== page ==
Sometimes, I need to check only the directories not files. Is there any option with the command ls? Or is there any utility for doing that?

EDIT: I'm using Mac OS X, and ls -d gives me . even though I have directories.

  • 4
    Can somebody explain why ls -d gives only . and why the */ must be added to the end to make it work?
    – cwd
    Commented Oct 4, 2011 at 2:49
  • 5
    @cwd If you don't specify any files, ls defaults to .. And -d means don't print the directory's contents, print the directory itself.
    – Mikel
    Commented May 23, 2012 at 14:52
  • 1
    @cwd try using ls -p it shows the / after the directory names. So */ is just a pattern which is matched against the directory name and / combo.
    – Pitt
    Commented Oct 24, 2012 at 15:55
  • I created a function implementing @Steven_D's answer for my ~/.bash_aliases file: gist.github.com/rjurney/998f4951a57bfa5daeb9a6c18f6f4827
    – rjurney
    Commented Oct 4, 2019 at 15:49

11 Answers 11


I know there is already a selected answer, but you can get the requested behavior with just ls:

ls -ld -- */

(Note that the '--' marks the end of parameters, preventing folder names beginning with a hyphen from being interpreted as further command options.)

This will list all the non-hidden (unless you configure your shell's globs to expand them) directories in the current working directory where it is run (note that it also includes symbolic links to directories). To get all the subdirectories of some other folder, just try:

ls -ld /path/to/directory/*/

Note that the -l is optional.

  • 7
    Nice. I never considered that directories have an implicit / on the end--but now that I see you answer it makes sense. After all, tab-completion always adds it.
    – gvkv
    Commented Sep 6, 2010 at 3:46
  • -d for dir, -l for long format. whats the purpose of -- ? Commented Apr 17, 2015 at 15:03
  • 1
    While this looks short and works for most cases, one may not want to use this approach when a true directory is needed, not a directory's symlink. So find is actually a good choice in that case. Commented Jan 31, 2017 at 20:59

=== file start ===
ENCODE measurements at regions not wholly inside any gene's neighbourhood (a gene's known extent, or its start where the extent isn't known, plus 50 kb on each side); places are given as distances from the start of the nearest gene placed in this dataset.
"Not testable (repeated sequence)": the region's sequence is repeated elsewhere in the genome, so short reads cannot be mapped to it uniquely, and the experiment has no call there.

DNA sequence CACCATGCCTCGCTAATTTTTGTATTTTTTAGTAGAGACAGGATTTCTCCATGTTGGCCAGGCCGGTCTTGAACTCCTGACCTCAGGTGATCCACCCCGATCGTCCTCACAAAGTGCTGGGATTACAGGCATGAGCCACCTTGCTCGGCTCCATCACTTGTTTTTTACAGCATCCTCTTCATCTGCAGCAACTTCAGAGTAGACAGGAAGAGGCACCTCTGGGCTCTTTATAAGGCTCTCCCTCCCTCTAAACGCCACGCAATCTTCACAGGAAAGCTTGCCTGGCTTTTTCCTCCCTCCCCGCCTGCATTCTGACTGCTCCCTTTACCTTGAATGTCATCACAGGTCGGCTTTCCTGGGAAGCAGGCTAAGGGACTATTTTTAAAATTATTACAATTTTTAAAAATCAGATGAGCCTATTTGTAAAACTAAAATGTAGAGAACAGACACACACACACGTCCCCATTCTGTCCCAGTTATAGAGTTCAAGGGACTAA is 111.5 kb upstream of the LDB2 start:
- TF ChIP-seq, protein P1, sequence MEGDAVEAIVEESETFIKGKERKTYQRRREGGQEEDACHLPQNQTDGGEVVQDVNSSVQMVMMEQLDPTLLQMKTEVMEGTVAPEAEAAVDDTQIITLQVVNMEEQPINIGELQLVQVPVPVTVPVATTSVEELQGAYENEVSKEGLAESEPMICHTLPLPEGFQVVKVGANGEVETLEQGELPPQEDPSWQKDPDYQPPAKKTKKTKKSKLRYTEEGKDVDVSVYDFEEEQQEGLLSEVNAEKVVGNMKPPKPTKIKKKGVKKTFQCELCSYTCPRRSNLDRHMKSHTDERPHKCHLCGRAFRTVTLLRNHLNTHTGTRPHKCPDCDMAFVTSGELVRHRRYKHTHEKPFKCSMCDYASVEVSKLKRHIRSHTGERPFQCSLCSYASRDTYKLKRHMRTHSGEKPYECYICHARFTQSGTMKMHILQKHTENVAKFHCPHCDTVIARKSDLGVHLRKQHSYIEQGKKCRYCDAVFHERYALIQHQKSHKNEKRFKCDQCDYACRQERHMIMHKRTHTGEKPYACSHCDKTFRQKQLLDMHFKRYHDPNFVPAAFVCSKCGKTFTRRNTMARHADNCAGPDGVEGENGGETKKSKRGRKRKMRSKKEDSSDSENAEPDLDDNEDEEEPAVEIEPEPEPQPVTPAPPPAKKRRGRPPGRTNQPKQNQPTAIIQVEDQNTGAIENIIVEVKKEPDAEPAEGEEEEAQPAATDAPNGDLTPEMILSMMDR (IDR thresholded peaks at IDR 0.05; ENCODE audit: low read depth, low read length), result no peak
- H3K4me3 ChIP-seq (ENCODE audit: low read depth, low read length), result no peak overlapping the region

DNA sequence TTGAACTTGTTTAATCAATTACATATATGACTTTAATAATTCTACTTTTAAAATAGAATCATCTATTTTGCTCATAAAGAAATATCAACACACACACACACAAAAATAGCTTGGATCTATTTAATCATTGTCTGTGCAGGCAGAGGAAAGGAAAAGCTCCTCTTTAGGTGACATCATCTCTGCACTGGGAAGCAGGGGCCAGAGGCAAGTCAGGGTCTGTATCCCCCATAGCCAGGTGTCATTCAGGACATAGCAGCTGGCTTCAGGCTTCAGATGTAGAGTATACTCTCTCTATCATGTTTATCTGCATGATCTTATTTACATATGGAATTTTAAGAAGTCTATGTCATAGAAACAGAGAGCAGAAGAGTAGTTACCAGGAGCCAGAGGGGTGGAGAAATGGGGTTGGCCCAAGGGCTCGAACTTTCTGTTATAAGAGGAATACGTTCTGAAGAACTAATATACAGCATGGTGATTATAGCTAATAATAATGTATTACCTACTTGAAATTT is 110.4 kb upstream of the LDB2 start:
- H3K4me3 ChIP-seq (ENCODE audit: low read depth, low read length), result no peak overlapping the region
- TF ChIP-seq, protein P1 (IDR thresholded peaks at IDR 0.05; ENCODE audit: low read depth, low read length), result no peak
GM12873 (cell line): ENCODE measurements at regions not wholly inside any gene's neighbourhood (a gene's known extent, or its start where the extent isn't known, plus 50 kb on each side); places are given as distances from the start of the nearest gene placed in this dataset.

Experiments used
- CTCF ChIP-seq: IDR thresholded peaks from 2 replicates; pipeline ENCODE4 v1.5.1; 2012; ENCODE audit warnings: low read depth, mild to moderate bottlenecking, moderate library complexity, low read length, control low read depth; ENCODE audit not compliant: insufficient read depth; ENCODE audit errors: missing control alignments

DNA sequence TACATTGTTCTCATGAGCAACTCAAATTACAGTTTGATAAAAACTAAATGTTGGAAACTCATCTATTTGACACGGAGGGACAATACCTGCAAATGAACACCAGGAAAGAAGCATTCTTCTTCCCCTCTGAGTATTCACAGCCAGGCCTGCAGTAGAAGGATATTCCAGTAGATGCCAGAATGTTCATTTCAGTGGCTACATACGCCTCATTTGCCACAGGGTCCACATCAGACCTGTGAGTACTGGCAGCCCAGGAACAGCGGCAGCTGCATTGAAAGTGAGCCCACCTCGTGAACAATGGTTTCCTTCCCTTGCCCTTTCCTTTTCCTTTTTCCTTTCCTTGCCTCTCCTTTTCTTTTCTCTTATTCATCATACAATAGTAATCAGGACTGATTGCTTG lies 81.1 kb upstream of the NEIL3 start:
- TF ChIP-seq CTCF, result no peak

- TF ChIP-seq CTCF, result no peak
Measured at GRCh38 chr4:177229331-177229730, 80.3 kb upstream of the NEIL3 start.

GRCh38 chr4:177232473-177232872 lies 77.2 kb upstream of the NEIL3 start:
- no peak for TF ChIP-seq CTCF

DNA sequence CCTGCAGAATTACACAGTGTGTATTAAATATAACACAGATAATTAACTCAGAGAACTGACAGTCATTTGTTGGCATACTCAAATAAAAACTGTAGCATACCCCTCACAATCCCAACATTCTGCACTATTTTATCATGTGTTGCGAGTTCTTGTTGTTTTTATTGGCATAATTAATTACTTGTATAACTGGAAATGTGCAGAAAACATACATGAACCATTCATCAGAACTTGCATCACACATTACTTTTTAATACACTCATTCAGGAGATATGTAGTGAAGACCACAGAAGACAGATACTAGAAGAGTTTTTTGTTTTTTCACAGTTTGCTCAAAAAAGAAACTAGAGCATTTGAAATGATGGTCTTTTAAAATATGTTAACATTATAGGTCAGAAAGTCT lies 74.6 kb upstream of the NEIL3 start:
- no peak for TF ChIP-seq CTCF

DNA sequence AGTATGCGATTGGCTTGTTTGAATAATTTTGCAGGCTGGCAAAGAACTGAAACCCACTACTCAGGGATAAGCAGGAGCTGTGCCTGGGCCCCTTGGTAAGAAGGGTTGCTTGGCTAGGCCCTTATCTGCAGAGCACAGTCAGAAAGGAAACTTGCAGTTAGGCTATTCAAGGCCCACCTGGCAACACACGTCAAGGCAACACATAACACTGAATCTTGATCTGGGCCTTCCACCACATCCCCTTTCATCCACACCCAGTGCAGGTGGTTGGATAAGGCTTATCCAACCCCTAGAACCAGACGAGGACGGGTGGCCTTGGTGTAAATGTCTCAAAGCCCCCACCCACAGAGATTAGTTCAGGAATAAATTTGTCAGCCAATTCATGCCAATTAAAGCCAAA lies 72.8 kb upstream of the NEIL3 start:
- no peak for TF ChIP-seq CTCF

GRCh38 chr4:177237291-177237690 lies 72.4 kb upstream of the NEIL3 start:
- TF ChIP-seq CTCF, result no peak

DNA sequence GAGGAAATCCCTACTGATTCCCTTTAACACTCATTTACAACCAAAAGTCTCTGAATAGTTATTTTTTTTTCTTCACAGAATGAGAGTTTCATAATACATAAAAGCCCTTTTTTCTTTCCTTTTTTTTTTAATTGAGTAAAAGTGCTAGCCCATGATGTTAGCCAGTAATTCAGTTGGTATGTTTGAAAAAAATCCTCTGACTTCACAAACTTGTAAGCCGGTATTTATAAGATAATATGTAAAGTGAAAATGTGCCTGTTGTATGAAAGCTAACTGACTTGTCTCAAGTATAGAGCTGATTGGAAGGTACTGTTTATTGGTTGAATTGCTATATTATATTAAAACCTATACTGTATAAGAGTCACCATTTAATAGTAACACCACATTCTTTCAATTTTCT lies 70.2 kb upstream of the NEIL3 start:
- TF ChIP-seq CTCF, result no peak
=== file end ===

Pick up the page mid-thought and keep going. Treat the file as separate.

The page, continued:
• 2
    find also has the advantage when the number of directories exceeds the maximum argument length.
    – Steven D
    Commented Feb 1, 2017 at 9:31
  • 1
    Just a note on @Timmah s comment: Directories may also contain dots in their name.
    – Michael K
    Commented Jan 20, 2021 at 7:43

No, but a simple find command will do it (here using the -{min,max}depth GNU extensions, also found on most implementations theses days):

find . -mindepth 1 -maxdepth 1 -type d

Or the POSIX (standard) equivalent:

find . ! -name . -prune -type d

On FreeBSD and some of its derivatives (including macOS), you can also do:

find . -depth 1 -prune -type d

Those also include hidden directories (not the . or .. special directories) and don't sort the list of files. It also adds a ./ prefix to each file which with the GNU implementation of find, you can remove by adding -printf '%P\n'.

or grep (assuming file names don't contain newline characters):

ls -p | grep /

(add the -A option to ls to include hidden ones).

You could then alias either one if necessary.

  • 10
    On Ubuntu 14.04 it was -maxdepth 1. Also find wanted me to flip the order: find . -maxdepth 1 -type d
    – Brad Cupit
    Commented Aug 28, 2015 at 14:33
  • That ls -F | grep / solution works wonders! It seems to be the only one I can get to work on my FreeBSD machine. I think using Fish means that anything with */ may not work?
    – cjm
    Commented Jul 27, 2016 at 4:38
  • I've never worked with Fish so I'm not sure about that but the -F option can work wonders.
    – gvkv
    Commented Jul 27, 2016 at 13:21
  • 1
    This gives me errors on Linux Mint with find version 4.4.2. I get find: warning: you have specified the -depth option after a non-option argument -type, but options are not positional (-depth affects tests specified before it as well as those specified after it). Please specify options before other arguments. (If I use maxdepth instead I still get the warning, but it's followed by the correct output.)
    – felwithe
    Commented Sep 15, 2021 at 21:27
  • 1
    @EricLeschinski, the functional equivalent of FreeBSD's -depth 1 with GNU find's -{min,max}depth would be -mindepth 1 -maxdepth 1. FreeBSD's -depth 1 yields true for files at depth 1, but doesn't otherwise stop find from descending into subdirectories, so -mindepth 1 -maxdepth 1 (which is now also supported by all BSDs including FreeBSD) is better, though you could also do find . -depth 1 -prune -type d to get something equivalent. Commented Jan 10, 2022 at 16:20

I also needed to view hidden directories so have modified the suggestion above to fit my needs

ls -d -- */ .*/

(depending on the shell, that may also include . and ..)